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The application of physical principles to biological systems is an exciting and rapidly evolving feld of research. Methods of equilibrium and non-equilibrium statistical physics, stochastic processes, non-linear dynamics and polymer physics, among others have helped understand the guiding principles of a variety of biological processes. In this course,we will attempt to provide an introduction to the physics of biological systems using theoretical tools, with examples from diverse areas of biology such as pattern formation, low Reynolds number fows, cytoskeleton and motors and transport in cells, gene expression and chromatin organisation, among others.       INTENDED AUDIENCE : All Engineering students PREREQUISITES : Statistical Mechanics (Preferred, not a hard prerequisite) INDUSTRY SUPPORT : NA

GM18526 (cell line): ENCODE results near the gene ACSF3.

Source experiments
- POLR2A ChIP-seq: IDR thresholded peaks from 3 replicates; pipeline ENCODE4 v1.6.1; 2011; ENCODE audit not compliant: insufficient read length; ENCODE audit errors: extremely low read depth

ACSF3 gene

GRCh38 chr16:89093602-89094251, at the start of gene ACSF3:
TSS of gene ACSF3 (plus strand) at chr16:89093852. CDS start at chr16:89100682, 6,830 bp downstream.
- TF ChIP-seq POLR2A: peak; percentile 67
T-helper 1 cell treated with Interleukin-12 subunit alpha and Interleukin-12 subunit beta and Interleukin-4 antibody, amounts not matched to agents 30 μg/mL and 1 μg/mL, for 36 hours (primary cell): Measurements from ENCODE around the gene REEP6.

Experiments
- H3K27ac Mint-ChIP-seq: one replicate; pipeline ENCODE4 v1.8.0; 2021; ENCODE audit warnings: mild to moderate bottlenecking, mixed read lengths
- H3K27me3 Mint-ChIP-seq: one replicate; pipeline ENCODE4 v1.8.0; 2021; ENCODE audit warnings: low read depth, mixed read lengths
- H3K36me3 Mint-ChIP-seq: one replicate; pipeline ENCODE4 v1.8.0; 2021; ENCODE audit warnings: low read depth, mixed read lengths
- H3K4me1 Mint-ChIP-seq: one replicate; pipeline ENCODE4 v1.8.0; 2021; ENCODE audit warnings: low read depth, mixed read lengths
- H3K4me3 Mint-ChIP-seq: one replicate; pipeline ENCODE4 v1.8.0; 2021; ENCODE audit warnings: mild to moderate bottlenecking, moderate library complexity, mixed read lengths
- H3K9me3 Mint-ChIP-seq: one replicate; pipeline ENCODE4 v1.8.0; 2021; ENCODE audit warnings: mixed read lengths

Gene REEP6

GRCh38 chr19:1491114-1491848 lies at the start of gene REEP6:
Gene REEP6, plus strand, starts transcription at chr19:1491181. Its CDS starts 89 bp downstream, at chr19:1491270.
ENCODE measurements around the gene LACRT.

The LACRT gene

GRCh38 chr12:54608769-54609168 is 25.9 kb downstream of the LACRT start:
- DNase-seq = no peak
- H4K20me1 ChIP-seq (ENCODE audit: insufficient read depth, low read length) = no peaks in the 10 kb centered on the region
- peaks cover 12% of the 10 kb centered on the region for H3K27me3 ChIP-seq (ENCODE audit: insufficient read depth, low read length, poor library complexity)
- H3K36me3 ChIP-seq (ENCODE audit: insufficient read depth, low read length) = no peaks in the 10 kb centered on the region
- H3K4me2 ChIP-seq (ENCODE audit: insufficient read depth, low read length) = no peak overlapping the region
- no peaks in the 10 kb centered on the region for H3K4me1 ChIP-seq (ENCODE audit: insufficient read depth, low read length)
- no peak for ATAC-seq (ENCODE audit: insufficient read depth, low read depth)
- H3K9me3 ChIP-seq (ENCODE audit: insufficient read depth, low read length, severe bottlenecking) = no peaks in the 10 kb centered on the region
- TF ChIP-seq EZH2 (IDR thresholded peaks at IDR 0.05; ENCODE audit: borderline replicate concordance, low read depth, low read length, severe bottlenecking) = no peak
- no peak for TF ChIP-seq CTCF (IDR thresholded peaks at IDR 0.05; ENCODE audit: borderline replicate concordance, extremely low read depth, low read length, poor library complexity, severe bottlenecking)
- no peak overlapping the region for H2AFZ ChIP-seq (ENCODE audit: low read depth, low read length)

COURSE LAYOUT Week 1 : Introduction to Biophysics, Spatial and temporal scales Week 2 : Random walks and diffusion in biology, FRAP, cell signaling Week 3 : Diffusion and capture processes, Mean capture times Week 4 : Fluid flows in biology, viscosity and Navier Stokes equation Week 5 : Life at low Reynolds number, Scallop theorem and bacterial flagella Week 6 : Equilibrium Statistical Mechanics: Energy, entropy, free energy Week 7 : Two-state systems, cooperative binding, Haemoglobin Week 8 : Polymers and biopolymers, Entropic elasticity, persistence length Week 9 : Force spectroscopy, HP model of protein folding, Chromosome models Week 10 : Life in crowded environments, Depletion forces Week 11 : Biological dynamics and rate equations, motors and filaments Week 12 : Pattern formation in bology, Reaction-diffusion systems